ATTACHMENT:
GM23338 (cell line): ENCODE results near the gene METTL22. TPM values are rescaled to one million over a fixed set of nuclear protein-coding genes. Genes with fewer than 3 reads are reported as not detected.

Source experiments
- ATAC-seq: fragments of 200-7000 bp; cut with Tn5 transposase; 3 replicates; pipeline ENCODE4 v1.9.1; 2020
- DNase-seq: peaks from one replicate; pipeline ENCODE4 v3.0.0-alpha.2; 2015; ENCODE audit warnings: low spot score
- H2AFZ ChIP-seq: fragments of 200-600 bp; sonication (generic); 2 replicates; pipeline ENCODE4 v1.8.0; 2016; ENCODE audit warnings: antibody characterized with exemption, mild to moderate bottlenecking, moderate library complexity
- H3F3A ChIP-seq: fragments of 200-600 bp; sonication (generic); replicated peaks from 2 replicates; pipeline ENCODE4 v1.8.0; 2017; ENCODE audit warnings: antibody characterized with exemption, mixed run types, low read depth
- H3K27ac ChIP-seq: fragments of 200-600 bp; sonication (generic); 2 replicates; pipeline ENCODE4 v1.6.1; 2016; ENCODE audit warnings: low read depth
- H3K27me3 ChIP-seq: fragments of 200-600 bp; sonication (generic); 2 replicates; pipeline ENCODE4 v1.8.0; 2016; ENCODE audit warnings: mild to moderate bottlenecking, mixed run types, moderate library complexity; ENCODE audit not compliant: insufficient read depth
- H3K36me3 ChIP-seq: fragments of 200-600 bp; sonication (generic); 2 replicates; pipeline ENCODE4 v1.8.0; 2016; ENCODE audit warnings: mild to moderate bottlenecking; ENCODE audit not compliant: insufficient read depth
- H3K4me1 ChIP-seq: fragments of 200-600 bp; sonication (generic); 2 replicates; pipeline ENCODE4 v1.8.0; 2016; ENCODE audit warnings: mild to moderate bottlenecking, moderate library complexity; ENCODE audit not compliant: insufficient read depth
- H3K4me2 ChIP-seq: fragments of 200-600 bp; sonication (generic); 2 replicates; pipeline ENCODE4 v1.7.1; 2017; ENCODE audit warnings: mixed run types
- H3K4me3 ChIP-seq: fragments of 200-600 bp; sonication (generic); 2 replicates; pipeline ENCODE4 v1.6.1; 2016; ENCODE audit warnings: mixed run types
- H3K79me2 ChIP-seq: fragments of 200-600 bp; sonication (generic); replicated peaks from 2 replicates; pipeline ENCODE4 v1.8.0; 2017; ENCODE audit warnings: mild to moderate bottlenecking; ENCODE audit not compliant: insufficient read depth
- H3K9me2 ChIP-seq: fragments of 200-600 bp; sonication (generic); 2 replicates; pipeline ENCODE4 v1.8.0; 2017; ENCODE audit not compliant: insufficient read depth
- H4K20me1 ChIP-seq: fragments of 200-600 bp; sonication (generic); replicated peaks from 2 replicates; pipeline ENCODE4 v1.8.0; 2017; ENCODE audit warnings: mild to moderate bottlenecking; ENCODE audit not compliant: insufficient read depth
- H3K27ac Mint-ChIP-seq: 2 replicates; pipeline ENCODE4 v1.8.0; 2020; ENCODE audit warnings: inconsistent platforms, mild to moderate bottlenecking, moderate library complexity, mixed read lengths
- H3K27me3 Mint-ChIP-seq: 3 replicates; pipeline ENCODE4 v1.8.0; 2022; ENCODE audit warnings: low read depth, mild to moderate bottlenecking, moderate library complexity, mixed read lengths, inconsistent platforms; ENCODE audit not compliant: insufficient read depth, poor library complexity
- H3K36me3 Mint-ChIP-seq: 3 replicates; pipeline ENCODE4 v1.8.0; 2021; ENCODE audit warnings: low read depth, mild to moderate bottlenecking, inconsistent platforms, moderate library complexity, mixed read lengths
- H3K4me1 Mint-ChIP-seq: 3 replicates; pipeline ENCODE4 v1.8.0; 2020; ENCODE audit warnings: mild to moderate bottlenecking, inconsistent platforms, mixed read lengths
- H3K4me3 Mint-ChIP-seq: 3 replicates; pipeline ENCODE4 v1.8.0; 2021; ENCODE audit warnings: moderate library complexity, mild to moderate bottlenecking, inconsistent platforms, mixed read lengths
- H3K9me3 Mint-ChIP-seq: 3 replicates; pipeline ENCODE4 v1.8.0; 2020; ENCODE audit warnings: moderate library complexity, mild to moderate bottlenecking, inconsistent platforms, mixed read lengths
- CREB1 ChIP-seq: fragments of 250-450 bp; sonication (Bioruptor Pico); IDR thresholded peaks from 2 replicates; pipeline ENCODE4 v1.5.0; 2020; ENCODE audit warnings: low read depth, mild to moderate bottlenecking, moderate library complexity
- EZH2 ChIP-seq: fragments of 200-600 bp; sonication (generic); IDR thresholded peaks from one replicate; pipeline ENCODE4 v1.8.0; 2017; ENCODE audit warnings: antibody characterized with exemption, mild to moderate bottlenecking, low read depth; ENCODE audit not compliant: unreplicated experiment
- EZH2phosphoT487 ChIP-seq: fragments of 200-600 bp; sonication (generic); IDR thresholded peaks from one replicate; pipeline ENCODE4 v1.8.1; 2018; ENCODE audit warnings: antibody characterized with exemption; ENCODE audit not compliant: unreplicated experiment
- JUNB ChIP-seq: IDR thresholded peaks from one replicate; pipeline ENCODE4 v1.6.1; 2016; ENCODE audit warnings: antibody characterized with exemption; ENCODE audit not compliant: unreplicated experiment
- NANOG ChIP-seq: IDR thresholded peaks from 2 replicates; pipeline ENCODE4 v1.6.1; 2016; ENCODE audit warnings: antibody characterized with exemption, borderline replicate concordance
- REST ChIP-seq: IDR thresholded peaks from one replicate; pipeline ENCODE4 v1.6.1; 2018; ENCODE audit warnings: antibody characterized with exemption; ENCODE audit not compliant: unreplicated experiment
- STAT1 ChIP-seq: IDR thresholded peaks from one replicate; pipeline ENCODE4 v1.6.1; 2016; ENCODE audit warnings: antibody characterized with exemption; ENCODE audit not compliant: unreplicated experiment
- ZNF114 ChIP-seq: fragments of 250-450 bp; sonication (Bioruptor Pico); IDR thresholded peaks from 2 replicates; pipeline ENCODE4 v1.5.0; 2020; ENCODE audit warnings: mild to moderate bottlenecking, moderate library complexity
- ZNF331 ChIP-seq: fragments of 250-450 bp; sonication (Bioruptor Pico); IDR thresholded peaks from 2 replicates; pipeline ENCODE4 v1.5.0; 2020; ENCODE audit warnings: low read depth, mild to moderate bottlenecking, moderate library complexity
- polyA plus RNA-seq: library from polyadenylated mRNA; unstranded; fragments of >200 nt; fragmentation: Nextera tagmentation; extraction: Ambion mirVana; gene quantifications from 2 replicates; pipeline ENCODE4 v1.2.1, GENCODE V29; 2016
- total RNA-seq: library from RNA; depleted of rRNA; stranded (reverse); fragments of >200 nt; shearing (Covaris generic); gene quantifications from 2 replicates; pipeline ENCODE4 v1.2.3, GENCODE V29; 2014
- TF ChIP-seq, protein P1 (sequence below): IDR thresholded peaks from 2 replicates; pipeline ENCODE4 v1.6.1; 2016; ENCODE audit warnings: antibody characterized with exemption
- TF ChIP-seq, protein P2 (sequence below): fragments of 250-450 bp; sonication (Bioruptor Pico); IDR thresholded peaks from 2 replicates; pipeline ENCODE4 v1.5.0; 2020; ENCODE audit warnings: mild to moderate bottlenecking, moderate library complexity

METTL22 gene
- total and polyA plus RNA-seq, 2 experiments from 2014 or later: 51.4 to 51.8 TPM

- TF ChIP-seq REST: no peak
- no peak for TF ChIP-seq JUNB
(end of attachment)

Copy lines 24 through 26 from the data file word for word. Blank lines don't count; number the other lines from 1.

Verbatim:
- EZH2phosphoT487 ChIP-seq: fragments of 200-600 bp; sonication (generic); IDR thresholded peaks from one replicate; pipeline ENCODE4 v1.8.1; 2018; ENCODE audit warnings: antibody characterized with exemption; ENCODE audit not compliant: unreplicated experiment
- JUNB ChIP-seq: IDR thresholded peaks from one replicate; pipeline ENCODE4 v1.6.1; 2016; ENCODE audit warnings: antibody characterized with exemption; ENCODE audit not compliant: unreplicated experiment
- NANOG ChIP-seq: IDR thresholded peaks from 2 replicates; pipeline ENCODE4 v1.6.1; 2016; ENCODE audit warnings: antibody characterized with exemption, borderline replicate concordance